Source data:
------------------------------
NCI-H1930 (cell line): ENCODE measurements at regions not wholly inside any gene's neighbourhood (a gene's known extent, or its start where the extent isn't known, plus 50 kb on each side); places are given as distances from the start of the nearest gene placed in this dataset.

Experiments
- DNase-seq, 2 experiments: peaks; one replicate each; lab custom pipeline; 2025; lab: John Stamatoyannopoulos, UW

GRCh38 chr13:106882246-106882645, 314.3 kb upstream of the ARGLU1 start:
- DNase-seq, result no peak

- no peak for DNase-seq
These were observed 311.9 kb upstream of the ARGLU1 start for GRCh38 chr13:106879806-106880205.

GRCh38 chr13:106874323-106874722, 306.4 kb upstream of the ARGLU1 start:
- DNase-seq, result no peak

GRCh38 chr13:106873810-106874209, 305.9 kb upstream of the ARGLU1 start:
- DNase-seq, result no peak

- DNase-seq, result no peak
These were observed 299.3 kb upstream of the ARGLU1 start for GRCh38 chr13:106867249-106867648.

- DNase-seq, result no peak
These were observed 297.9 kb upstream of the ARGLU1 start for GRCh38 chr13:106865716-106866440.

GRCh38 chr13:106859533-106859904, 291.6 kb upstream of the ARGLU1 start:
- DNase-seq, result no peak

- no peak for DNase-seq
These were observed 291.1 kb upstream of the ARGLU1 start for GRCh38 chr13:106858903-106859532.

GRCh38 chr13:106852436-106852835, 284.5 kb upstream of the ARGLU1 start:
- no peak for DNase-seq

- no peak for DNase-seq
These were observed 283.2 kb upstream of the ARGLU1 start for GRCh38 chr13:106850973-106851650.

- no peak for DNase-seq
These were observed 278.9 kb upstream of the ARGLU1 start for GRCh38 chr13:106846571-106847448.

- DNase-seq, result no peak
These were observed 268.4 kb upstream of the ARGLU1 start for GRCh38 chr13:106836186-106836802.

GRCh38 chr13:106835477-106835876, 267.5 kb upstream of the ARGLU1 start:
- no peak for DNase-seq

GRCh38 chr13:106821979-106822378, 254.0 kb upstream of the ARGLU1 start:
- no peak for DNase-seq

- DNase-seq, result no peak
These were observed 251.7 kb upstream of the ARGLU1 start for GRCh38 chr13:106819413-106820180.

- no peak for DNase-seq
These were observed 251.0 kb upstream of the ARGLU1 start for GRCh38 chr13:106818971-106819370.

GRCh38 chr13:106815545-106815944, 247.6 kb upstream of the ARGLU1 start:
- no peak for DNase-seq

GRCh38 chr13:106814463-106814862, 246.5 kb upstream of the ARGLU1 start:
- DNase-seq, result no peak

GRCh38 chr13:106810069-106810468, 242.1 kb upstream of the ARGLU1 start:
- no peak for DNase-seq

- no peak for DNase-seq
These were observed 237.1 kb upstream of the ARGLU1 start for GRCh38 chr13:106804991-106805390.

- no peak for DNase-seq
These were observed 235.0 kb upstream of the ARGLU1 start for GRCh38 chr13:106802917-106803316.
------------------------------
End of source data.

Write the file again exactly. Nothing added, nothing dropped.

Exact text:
NCI-H1930 (cell line): ENCODE measurements at regions not wholly inside any gene's neighbourhood (a gene's known extent, or its start where the extent isn't known, plus 50 kb on each side); places are given as distances from the start of the nearest gene placed in this dataset.

Experiments
- DNase-seq, 2 experiments: peaks; one replicate each; lab custom pipeline; 2025; lab: John Stamatoyannopoulos, UW

GRCh38 chr13:106882246-106882645, 314.3 kb upstream of the ARGLU1 start:
- DNase-seq, result no peak

- no peak for DNase-seq
These were observed 311.9 kb upstream of the ARGLU1 start for GRCh38 chr13:106879806-106880205.

GRCh38 chr13:106874323-106874722, 306.4 kb upstream of the ARGLU1 start:
- DNase-seq, result no peak

GRCh38 chr13:106873810-106874209, 305.9 kb upstream of the ARGLU1 start:
- DNase-seq, result no peak

- DNase-seq, result no peak
These were observed 299.3 kb upstream of the ARGLU1 start for GRCh38 chr13:106867249-106867648.

- DNase-seq, result no peak
These were observed 297.9 kb upstream of the ARGLU1 start for GRCh38 chr13:106865716-106866440.

GRCh38 chr13:106859533-106859904, 291.6 kb upstream of the ARGLU1 start:
- DNase-seq, result no peak

- no peak for DNase-seq
These were observed 291.1 kb upstream of the ARGLU1 start for GRCh38 chr13:106858903-106859532.

GRCh38 chr13:106852436-106852835, 284.5 kb upstream of the ARGLU1 start:
- no peak for DNase-seq

- no peak for DNase-seq
These were observed 283.2 kb upstream of the ARGLU1 start for GRCh38 chr13:106850973-106851650.

- no peak for DNase-seq
These were observed 278.9 kb upstream of the ARGLU1 start for GRCh38 chr13:106846571-106847448.

- DNase-seq, result no peak
These were observed 268.4 kb upstream of the ARGLU1 start for GRCh38 chr13:106836186-106836802.

GRCh38 chr13:106835477-106835876, 267.5 kb upstream of the ARGLU1 start:
- no peak for DNase-seq

GRCh38 chr13:106821979-106822378, 254.0 kb upstream of the ARGLU1 start:
- no peak for DNase-seq

- DNase-seq, result no peak
These were observed 251.7 kb upstream of the ARGLU1 start for GRCh38 chr13:106819413-106820180.

- no peak for DNase-seq
These were observed 251.0 kb upstream of the ARGLU1 start for GRCh38 chr13:106818971-106819370.

GRCh38 chr13:106815545-106815944, 247.6 kb upstream of the ARGLU1 start:
- no peak for DNase-seq

GRCh38 chr13:106814463-106814862, 246.5 kb upstream of the ARGLU1 start:
- DNase-seq, result no peak

GRCh38 chr13:106810069-106810468, 242.1 kb upstream of the ARGLU1 start:
- no peak for DNase-seq

- no peak for DNase-seq
These were observed 237.1 kb upstream of the ARGLU1 start for GRCh38 chr13:106804991-106805390.

- no peak for DNase-seq
These were observed 235.0 kb upstream of the ARGLU1 start for GRCh38 chr13:106802917-106803316.